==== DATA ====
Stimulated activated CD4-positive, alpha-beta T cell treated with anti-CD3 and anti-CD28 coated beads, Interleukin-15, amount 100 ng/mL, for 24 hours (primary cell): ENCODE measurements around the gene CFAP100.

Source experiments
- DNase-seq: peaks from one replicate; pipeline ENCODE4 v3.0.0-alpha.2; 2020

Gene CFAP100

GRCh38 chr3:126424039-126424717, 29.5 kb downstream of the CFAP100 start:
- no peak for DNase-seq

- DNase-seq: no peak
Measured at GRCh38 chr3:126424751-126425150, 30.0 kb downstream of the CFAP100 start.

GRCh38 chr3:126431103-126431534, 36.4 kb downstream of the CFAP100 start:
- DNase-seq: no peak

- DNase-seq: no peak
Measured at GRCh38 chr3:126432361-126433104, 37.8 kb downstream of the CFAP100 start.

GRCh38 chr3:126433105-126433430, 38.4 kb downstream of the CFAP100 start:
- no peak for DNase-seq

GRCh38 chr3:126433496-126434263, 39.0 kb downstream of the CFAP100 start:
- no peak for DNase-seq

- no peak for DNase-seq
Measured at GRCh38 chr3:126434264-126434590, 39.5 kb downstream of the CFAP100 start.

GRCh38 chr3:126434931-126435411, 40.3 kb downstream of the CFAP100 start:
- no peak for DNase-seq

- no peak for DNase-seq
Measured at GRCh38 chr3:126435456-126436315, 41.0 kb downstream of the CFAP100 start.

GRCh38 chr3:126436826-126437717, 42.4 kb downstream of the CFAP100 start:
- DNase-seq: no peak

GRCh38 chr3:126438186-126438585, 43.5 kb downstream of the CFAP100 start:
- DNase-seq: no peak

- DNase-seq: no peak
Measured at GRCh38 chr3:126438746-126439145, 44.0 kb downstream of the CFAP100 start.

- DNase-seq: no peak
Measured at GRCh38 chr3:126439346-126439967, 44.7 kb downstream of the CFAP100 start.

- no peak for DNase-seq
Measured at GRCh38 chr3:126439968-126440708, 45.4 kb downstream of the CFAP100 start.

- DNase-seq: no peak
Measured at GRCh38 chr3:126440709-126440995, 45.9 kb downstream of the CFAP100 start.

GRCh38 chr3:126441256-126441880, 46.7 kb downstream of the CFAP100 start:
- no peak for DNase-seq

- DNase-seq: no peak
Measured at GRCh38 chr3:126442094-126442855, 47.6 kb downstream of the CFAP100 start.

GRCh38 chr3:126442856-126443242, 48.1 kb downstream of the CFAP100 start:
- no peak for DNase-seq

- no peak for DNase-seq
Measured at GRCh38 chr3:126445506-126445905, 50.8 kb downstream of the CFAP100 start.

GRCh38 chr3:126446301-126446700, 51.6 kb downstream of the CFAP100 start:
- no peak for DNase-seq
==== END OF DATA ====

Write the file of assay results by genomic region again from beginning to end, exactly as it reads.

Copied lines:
Stimulated activated CD4-positive, alpha-beta T cell treated with anti-CD3 and anti-CD28 coated beads, Interleukin-15, amount 100 ng/mL, for 24 hours (primary cell): ENCODE measurements around the gene CFAP100.

Source experiments
- DNase-seq: peaks from one replicate; pipeline ENCODE4 v3.0.0-alpha.2; 2020

Gene CFAP100

GRCh38 chr3:126424039-126424717, 29.5 kb downstream of the CFAP100 start:
- no peak for DNase-seq

- DNase-seq: no peak
Measured at GRCh38 chr3:126424751-126425150, 30.0 kb downstream of the CFAP100 start.

GRCh38 chr3:126431103-126431534, 36.4 kb downstream of the CFAP100 start:
- DNase-seq: no peak

- DNase-seq: no peak
Measured at GRCh38 chr3:126432361-126433104, 37.8 kb downstream of the CFAP100 start.

GRCh38 chr3:126433105-126433430, 38.4 kb downstream of the CFAP100 start:
- no peak for DNase-seq

GRCh38 chr3:126433496-126434263, 39.0 kb downstream of the CFAP100 start:
- no peak for DNase-seq

- no peak for DNase-seq
Measured at GRCh38 chr3:126434264-126434590, 39.5 kb downstream of the CFAP100 start.

GRCh38 chr3:126434931-126435411, 40.3 kb downstream of the CFAP100 start:
- no peak for DNase-seq

- no peak for DNase-seq
Measured at GRCh38 chr3:126435456-126436315, 41.0 kb downstream of the CFAP100 start.

GRCh38 chr3:126436826-126437717, 42.4 kb downstream of the CFAP100 start:
- DNase-seq: no peak

GRCh38 chr3:126438186-126438585, 43.5 kb downstream of the CFAP100 start:
- DNase-seq: no peak

- DNase-seq: no peak
Measured at GRCh38 chr3:126438746-126439145, 44.0 kb downstream of the CFAP100 start.

- DNase-seq: no peak
Measured at GRCh38 chr3:126439346-126439967, 44.7 kb downstream of the CFAP100 start.

- no peak for DNase-seq
Measured at GRCh38 chr3:126439968-126440708, 45.4 kb downstream of the CFAP100 start.

- DNase-seq: no peak
Measured at GRCh38 chr3:126440709-126440995, 45.9 kb downstream of the CFAP100 start.

GRCh38 chr3:126441256-126441880, 46.7 kb downstream of the CFAP100 start:
- no peak for DNase-seq

- DNase-seq: no peak
Measured at GRCh38 chr3:126442094-126442855, 47.6 kb downstream of the CFAP100 start.

GRCh38 chr3:126442856-126443242, 48.1 kb downstream of the CFAP100 start:
- no peak for DNase-seq

- no peak for DNase-seq
Measured at GRCh38 chr3:126445506-126445905, 50.8 kb downstream of the CFAP100 start.

GRCh38 chr3:126446301-126446700, 51.6 kb downstream of the CFAP100 start:
- no peak for DNase-seq